I can honestly admit that before I had a baby I was never very active. Going to the gym always seemed like such an ordeal and working out at home was so hard when three dogs were running around tripping me whenever I went into a squat. I struggled to keep myself away from the carbohydrates, sugars, and getting in at least a gallon of water a day seemed to be quite the dilemma of my day to day life. Somehow I would be able to lose weight, but looking back I realized it was in the most unhealthy way possible. Not only was I struggling with supplying my body with the nutrients it needed to function, but I was also dealing with an underlying eating disorder that depleted me of vitamins and nutrients I needed to survive.
So what was stopping me from becoming a healthier person? Excuses, mental anguish from years of being bullied, and of course the satisfaction that I could live this way and still manage to lose weight.
Well then I had a baby.
When you give birth to a baby your hormones like to play sneaky, little tricks on your homeostasis. Homeostasis, you ask? Well the biological definition is all the systems in your body working together to keep equilibrium. However when I think of this term I also like to think of the psychological effects that can deter your equilibrium. Your hormones, though produced by a system in your body, tend to effect you mentally- especially if you’re a girl, hello PMS. When you give birth to a baby there is a large level of progesterone that depletes itself rather quickly once the baby is born. This, in case anyone reading this still believes post partum depression to be a psychological disorder, is what causes Post Partum Depression. Your body is going through a large withdrawal of progesterone, and it really does not know what to do. The withdrawal of progesterone causes your mind to warp right into a state of depression that can sometimes last for the “two week blues” or a few months to years down the line. It’s normal and nothing to ever be ashamed of. You created and gave birth to a human being, you’re allowed to take however long you need to get your body back to a state of “normal”, whatever that may be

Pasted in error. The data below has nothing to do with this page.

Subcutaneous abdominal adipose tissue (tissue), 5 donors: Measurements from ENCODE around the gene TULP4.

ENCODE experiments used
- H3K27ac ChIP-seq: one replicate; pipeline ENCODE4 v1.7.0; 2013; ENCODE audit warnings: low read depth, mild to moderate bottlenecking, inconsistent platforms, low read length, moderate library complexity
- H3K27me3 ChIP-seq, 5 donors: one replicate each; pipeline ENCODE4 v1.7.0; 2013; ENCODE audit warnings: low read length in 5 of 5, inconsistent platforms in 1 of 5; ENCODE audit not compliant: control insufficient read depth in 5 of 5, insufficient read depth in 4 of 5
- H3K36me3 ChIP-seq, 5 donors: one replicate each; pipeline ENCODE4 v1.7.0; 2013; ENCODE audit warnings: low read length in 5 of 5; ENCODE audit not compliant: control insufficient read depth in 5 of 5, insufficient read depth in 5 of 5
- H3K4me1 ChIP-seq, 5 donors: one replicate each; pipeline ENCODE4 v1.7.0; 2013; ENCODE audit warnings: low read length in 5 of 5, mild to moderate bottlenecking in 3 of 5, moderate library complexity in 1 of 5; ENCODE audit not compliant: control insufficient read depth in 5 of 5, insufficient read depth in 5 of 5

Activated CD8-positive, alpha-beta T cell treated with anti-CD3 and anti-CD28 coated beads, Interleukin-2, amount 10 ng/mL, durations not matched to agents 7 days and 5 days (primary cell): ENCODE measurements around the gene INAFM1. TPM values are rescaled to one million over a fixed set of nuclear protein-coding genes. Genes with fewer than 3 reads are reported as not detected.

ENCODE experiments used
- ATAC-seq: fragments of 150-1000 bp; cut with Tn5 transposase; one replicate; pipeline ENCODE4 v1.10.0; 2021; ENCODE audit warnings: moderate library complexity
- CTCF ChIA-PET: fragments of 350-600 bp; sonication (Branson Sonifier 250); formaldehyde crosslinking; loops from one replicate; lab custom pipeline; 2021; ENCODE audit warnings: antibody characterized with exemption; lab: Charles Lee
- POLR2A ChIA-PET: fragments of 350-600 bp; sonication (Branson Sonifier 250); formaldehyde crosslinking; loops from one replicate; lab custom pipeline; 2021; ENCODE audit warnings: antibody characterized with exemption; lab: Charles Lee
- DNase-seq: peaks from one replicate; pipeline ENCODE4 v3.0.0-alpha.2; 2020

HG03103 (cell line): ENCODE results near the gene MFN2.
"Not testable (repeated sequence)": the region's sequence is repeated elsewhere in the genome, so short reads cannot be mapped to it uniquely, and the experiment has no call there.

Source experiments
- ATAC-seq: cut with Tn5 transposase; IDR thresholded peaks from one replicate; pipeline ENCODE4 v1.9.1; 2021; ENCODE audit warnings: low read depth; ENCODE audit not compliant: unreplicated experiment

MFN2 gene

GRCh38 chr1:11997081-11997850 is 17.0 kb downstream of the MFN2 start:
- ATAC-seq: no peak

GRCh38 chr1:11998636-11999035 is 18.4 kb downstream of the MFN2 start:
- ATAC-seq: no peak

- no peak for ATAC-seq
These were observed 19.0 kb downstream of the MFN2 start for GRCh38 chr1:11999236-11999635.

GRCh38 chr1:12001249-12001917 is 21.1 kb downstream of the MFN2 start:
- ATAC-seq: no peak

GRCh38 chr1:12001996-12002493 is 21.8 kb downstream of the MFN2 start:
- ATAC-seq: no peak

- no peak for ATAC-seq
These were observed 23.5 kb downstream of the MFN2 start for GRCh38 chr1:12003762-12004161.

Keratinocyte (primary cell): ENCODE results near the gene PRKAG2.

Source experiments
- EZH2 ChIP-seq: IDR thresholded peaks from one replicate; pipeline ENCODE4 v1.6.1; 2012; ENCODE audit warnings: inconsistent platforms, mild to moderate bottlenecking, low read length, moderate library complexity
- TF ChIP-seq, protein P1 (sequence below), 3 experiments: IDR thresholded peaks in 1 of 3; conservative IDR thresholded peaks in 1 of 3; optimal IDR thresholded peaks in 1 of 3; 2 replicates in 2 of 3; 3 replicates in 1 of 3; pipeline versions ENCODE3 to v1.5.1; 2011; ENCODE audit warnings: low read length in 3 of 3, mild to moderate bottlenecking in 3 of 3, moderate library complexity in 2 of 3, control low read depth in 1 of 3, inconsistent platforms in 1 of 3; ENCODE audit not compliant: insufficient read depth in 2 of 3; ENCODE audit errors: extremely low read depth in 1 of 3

Now back to homeostasis. Apart from the mental and hormone aspect of post-baby syndrome, our bodies change in even more ways. Our hips can remain as wide as they were pre-birth, our periods could change in drastic ways, our sleeping patterns change, we become more in tune with another human than we ever thought possible, and it can become much harder to achieve, or maintain, a healthy weight.
When I was pregnant I gained a normal amount of weight, however, before little Luca was conceived I had managed to successfully lose and keep off 206lbs. However, much to my dismay, the scale would go up every few weeks at my pre-natal appointments. I would watch as all my hard work appeared to deteriorate before my eyes. I was gaining back the weight I had worked so hard to lose. It was then that I decided post birth I would workout routinely, eat better, and lose the weight, plus more, to be in the best shape ever. As I am writing this we can all tell that did not go according to plan.
I came home with my newborn elated but exhausted and felt like I was glued to the couch for the following few weeks. Cluster feeding, reflux issues, cows milk allergy/intolerance issues- there just wasn’t time to sleep. There was barely time to shower, brush my teeth, and eat. The pounds quickly melted off and before I knew it I was only 10 pounds away from my pre-pregnancy weight. I was ecstatic. Maybe my body had not betrayed me.
Cue in PostPartum Depression mixed with a baby that cried for six hours a night.
My weight fluctuated. I would lose five then gain back seven. Sugar became my best friend through coffees with syrups that just weren’t necessary, quick snacks to eat so I could naps before he woke. It became a long process of feeding my body what was easy rather than what it needed. And working out? What was that again? There just wasn’t any time.